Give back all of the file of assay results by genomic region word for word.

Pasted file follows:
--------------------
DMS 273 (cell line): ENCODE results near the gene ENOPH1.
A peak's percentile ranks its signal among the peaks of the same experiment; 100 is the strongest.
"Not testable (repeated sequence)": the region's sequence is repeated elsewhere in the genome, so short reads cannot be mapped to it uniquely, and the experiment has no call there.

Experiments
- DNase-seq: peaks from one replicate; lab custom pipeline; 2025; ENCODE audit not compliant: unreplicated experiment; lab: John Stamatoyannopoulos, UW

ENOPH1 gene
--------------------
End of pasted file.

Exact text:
DMS 273 (cell line): ENCODE results near the gene ENOPH1.
A peak's percentile ranks its signal among the peaks of the same experiment; 100 is the strongest.
"Not testable (repeated sequence)": the region's sequence is repeated elsewhere in the genome, so short reads cannot be mapped to it uniquely, and the experiment has no call there.

Experiments
- DNase-seq: peaks from one replicate; lab custom pipeline; 2025; ENCODE audit not compliant: unreplicated experiment; lab: John Stamatoyannopoulos, UW

ENOPH1 gene